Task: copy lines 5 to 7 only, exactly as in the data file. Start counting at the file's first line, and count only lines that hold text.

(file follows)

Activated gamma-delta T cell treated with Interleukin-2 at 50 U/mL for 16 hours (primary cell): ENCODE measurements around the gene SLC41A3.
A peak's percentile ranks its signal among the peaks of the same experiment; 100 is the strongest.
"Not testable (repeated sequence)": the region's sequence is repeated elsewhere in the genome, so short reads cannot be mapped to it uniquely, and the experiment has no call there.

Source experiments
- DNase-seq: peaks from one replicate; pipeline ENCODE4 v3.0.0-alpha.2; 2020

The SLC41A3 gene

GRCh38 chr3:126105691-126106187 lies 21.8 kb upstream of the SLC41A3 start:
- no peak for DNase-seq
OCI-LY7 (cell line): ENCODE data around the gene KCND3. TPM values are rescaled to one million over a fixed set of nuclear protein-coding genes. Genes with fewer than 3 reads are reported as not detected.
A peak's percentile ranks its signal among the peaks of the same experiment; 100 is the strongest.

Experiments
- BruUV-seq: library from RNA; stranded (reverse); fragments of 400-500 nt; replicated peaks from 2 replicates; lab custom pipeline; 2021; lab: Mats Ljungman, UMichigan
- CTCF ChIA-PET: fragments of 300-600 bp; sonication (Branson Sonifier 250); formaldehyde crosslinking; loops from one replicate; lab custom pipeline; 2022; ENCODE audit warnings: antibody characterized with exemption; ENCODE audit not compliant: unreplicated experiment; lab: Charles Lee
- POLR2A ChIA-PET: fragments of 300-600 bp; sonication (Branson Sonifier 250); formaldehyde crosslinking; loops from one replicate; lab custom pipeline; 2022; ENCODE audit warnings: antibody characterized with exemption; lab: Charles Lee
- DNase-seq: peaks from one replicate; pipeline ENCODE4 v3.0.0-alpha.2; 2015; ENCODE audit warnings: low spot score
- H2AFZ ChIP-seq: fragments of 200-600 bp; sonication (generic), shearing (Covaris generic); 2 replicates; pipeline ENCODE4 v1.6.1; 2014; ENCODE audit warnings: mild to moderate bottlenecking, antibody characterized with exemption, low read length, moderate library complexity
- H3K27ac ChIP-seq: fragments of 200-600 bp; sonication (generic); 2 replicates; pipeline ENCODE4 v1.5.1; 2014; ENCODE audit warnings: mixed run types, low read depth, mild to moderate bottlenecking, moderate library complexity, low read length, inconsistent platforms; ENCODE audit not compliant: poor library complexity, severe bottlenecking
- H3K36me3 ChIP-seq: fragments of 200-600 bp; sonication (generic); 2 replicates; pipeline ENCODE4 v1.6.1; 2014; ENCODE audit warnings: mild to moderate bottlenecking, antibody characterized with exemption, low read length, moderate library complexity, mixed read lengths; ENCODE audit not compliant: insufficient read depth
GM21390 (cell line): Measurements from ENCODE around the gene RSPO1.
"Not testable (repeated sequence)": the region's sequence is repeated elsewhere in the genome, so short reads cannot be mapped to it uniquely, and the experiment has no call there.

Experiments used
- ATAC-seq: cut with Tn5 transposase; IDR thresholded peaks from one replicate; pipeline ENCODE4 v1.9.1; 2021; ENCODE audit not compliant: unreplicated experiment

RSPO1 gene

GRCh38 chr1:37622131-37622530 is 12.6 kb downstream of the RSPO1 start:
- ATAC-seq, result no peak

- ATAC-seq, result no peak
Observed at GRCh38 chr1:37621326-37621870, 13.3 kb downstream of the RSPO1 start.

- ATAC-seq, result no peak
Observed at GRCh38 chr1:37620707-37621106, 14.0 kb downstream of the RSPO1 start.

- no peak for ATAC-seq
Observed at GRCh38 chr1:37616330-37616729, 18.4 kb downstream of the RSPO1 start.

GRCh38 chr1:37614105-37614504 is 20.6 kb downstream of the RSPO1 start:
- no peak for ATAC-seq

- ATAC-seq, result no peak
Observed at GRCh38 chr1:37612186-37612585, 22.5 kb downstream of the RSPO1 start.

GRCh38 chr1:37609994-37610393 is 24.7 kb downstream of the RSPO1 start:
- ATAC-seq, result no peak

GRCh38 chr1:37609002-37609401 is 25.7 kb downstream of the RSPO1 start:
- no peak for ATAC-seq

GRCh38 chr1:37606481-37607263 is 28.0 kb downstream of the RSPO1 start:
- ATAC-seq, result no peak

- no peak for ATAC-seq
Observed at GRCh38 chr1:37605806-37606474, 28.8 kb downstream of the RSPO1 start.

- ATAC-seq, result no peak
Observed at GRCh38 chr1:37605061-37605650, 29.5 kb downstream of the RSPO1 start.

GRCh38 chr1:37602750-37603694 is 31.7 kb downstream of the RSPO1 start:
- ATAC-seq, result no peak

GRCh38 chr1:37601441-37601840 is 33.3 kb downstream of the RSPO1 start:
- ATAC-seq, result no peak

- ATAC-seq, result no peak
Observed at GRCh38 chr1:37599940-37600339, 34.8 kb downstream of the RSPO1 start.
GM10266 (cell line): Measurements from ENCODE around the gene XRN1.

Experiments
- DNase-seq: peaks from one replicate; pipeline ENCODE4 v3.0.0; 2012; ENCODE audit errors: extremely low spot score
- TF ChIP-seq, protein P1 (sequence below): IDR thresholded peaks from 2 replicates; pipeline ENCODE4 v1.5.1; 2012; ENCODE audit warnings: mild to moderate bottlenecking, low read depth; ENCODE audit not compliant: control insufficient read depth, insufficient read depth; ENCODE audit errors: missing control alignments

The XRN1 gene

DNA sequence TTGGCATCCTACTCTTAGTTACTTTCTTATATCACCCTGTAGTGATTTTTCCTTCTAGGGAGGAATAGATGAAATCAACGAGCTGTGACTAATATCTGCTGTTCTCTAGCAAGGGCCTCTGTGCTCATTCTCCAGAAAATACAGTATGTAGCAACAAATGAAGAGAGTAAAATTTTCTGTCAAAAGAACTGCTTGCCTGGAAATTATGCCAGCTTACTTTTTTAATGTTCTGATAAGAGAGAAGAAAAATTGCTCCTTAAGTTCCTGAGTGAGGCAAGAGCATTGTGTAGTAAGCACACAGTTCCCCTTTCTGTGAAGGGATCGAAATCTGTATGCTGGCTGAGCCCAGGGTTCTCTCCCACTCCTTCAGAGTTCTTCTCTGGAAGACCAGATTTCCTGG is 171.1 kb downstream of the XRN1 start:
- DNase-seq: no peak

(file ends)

- DNase-seq: peaks from one replicate; pipeline ENCODE4 v3.0.0-alpha.2; 2020

The SLC41A3 gene

GRCh38 chr3:126105691-126106187 lies 21.8 kb upstream of the SLC41A3 start: